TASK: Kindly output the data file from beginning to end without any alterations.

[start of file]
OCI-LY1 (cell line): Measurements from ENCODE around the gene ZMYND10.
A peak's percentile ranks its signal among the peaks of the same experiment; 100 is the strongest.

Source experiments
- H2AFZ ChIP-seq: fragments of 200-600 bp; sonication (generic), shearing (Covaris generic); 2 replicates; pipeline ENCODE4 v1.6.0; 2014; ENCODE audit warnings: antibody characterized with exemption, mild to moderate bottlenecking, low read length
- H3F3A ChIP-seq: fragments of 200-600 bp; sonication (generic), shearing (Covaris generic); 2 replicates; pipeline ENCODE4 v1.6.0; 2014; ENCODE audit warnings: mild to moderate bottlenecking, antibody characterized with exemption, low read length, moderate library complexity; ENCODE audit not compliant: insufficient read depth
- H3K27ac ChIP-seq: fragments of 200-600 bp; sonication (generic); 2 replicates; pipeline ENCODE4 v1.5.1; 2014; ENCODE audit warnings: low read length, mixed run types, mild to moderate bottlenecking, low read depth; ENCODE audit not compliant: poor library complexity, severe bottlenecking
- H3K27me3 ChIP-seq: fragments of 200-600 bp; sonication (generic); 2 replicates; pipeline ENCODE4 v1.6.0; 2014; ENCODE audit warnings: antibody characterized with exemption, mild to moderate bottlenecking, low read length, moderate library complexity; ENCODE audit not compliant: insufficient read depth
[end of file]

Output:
OCI-LY1 (cell line): Measurements from ENCODE around the gene ZMYND10.
A peak's percentile ranks its signal among the peaks of the same experiment; 100 is the strongest.

Source experiments
- H2AFZ ChIP-seq: fragments of 200-600 bp; sonication (generic), shearing (Covaris generic); 2 replicates; pipeline ENCODE4 v1.6.0; 2014; ENCODE audit warnings: antibody characterized with exemption, mild to moderate bottlenecking, low read length
- H3F3A ChIP-seq: fragments of 200-600 bp; sonication (generic), shearing (Covaris generic); 2 replicates; pipeline ENCODE4 v1.6.0; 2014; ENCODE audit warnings: mild to moderate bottlenecking, antibody characterized with exemption, low read length, moderate library complexity; ENCODE audit not compliant: insufficient read depth
- H3K27ac ChIP-seq: fragments of 200-600 bp; sonication (generic); 2 replicates; pipeline ENCODE4 v1.5.1; 2014; ENCODE audit warnings: low read length, mixed run types, mild to moderate bottlenecking, low read depth; ENCODE audit not compliant: poor library complexity, severe bottlenecking
- H3K27me3 ChIP-seq: fragments of 200-600 bp; sonication (generic); 2 replicates; pipeline ENCODE4 v1.6.0; 2014; ENCODE audit warnings: antibody characterized with exemption, mild to moderate bottlenecking, low read length, moderate library complexity; ENCODE audit not compliant: insufficient read depth